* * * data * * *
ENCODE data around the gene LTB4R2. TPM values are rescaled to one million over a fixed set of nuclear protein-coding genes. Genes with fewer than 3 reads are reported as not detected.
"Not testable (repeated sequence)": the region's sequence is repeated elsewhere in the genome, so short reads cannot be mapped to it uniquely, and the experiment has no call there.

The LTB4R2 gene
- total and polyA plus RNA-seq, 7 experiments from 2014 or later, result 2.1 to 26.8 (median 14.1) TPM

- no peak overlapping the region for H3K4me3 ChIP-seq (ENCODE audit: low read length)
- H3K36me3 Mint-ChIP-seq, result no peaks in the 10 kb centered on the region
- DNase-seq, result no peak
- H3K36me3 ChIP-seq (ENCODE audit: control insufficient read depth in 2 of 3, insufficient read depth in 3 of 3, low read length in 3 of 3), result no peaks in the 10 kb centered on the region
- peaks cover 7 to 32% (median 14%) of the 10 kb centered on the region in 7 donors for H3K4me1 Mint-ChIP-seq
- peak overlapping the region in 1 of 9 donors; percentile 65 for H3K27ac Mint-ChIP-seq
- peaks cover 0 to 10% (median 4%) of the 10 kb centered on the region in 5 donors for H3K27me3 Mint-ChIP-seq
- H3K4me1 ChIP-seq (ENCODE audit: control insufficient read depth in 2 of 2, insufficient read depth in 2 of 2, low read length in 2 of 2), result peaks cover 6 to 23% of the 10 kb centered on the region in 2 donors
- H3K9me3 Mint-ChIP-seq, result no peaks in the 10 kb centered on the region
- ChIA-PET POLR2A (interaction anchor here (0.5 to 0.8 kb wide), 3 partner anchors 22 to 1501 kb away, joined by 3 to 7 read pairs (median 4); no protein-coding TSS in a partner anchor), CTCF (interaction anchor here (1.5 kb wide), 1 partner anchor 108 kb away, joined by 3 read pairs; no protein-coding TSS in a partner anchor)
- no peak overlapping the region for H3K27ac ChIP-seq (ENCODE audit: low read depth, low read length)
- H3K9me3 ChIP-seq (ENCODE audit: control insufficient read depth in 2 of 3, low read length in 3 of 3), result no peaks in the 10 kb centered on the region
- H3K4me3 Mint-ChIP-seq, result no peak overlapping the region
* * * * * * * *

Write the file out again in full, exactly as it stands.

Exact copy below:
ENCODE data around the gene LTB4R2. TPM values are rescaled to one million over a fixed set of nuclear protein-coding genes. Genes with fewer than 3 reads are reported as not detected.
"Not testable (repeated sequence)": the region's sequence is repeated elsewhere in the genome, so short reads cannot be mapped to it uniquely, and the experiment has no call there.

The LTB4R2 gene
- total and polyA plus RNA-seq, 7 experiments from 2014 or later, result 2.1 to 26.8 (median 14.1) TPM

- no peak overlapping the region for H3K4me3 ChIP-seq (ENCODE audit: low read length)
- H3K36me3 Mint-ChIP-seq, result no peaks in the 10 kb centered on the region
- DNase-seq, result no peak
- H3K36me3 ChIP-seq (ENCODE audit: control insufficient read depth in 2 of 3, insufficient read depth in 3 of 3, low read length in 3 of 3), result no peaks in the 10 kb centered on the region
- peaks cover 7 to 32% (median 14%) of the 10 kb centered on the region in 7 donors for H3K4me1 Mint-ChIP-seq
- peak overlapping the region in 1 of 9 donors; percentile 65 for H3K27ac Mint-ChIP-seq
- peaks cover 0 to 10% (median 4%) of the 10 kb centered on the region in 5 donors for H3K27me3 Mint-ChIP-seq
- H3K4me1 ChIP-seq (ENCODE audit: control insufficient read depth in 2 of 2, insufficient read depth in 2 of 2, low read length in 2 of 2), result peaks cover 6 to 23% of the 10 kb centered on the region in 2 donors
- H3K9me3 Mint-ChIP-seq, result no peaks in the 10 kb centered on the region
- ChIA-PET POLR2A (interaction anchor here (0.5 to 0.8 kb wide), 3 partner anchors 22 to 1501 kb away, joined by 3 to 7 read pairs (median 4); no protein-coding TSS in a partner anchor), CTCF (interaction anchor here (1.5 kb wide), 1 partner anchor 108 kb away, joined by 3 read pairs; no protein-coding TSS in a partner anchor)
- no peak overlapping the region for H3K27ac ChIP-seq (ENCODE audit: low read depth, low read length)
- H3K9me3 ChIP-seq (ENCODE audit: control insufficient read depth in 2 of 3, low read length in 3 of 3), result no peaks in the 10 kb centered on the region
- H3K4me3 Mint-ChIP-seq, result no peak overlapping the region